"Thinnes specialized in homicide. He hated working rapes. Rape was more like a drive-by shooting than anything else because it was often a matter of the victim being in the wrong place at the wrong time. But drive-bys usually happened in the killer's neighborhood and were perpetrated against known enemies or at least innocent neighbors... With rape it was different. Rape hurt the victim when it went down, and again when the cops investigated - no matter how careful they were... Thinnes hated the whole thing. "But unfortunately for John Thinnes, he's got a rape case on his hands. Not only that, he has a new partner - and it's a woman. A tough woman with a make-my-day attitude. Don Franchi is no woman to be pushed around and she lets Thinnes know it.
As Thinnes learns of his unwelcome assignment, psychiatrist Jack Caleb is in session with a patient who many years before was a victim of rape and still suffers from the experience. When the rapist continues his crimes, and adds killing to rape, Thinnes turns once more to Caleb in the hope that he can point him in the right direction to uncover the killer. Caleb has previously aided Thinnes in his homicide investigations, and an odd friendship has grown up between the tough, matter-of-fact, show-me-the-evidence detective and the gay shrink, with each man recognizing the other’s basic honesty and complementing knowledge.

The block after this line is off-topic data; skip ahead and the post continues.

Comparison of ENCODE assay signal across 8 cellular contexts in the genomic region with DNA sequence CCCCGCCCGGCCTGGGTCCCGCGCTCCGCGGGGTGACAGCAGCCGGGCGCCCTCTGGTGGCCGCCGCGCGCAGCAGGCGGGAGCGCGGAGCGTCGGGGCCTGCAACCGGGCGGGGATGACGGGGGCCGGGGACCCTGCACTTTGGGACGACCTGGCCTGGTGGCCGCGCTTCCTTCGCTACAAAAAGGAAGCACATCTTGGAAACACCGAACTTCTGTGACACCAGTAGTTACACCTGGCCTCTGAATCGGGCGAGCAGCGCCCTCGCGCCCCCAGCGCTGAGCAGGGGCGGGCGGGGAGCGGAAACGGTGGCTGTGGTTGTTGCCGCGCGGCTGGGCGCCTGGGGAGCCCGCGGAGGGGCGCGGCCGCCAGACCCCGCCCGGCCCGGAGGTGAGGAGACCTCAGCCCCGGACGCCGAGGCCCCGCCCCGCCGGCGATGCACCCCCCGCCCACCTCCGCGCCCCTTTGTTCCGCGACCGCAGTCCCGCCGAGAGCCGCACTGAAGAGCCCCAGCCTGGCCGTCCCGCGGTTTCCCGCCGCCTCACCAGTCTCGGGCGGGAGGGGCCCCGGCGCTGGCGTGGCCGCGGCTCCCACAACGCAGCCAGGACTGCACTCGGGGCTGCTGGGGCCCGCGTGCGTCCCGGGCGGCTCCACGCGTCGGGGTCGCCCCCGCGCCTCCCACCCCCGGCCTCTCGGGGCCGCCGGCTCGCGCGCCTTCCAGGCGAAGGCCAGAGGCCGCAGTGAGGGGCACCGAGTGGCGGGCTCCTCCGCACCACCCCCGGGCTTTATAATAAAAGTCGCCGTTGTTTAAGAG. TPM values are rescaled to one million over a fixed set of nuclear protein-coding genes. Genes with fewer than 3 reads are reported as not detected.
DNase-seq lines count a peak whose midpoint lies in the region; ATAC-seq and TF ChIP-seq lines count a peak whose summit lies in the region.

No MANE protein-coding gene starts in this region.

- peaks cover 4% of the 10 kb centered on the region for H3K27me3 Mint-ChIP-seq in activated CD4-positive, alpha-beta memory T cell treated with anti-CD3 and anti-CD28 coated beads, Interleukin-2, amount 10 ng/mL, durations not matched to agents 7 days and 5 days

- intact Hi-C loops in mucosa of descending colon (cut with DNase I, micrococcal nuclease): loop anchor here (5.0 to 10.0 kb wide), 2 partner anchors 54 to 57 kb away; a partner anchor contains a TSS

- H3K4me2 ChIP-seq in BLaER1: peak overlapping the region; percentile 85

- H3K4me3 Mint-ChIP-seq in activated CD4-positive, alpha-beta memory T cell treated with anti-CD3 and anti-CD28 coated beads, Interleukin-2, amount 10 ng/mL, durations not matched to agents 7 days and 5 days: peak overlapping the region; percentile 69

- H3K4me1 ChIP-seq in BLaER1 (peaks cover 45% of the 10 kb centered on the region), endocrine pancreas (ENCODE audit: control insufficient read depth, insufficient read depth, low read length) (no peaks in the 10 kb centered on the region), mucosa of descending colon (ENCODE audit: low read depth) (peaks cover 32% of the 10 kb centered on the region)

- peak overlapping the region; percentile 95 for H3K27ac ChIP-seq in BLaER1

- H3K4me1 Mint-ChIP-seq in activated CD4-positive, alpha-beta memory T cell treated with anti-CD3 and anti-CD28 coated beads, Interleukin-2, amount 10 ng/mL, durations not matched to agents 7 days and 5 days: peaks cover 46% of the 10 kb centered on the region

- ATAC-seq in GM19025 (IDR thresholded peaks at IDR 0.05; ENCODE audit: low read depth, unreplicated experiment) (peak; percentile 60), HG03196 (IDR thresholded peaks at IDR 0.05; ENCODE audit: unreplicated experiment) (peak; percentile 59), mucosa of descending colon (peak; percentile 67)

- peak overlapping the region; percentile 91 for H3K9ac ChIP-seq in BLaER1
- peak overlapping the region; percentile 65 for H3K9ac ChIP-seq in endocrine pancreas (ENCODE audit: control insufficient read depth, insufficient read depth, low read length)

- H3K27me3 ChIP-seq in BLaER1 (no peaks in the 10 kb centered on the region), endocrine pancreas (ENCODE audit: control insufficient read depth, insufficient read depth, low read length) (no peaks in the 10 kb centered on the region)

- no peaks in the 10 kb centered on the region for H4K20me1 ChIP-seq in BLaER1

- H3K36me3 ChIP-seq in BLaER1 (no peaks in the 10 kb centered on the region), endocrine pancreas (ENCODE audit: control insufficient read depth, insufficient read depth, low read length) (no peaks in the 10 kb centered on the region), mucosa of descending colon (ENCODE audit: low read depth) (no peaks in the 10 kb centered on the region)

Although she is driving the detective to the brink, it is Thinnes' partner, as smart as she is tough, who first comes upon a faint track of the killer. After a hunt filled with suspense, lighted at intervals by further discovery of the perpetrator's "system", the gay psychiatrist, the crime-hardened cop, and his unstoppable partner are finally able to bring their elusive prey to heel. And, albeit a little grudgingly, and with some encouragement from his sensible wife, Thinnes is ready to admit to anyone who will listen that he sure lucked out in getting Don Franchi for a partner.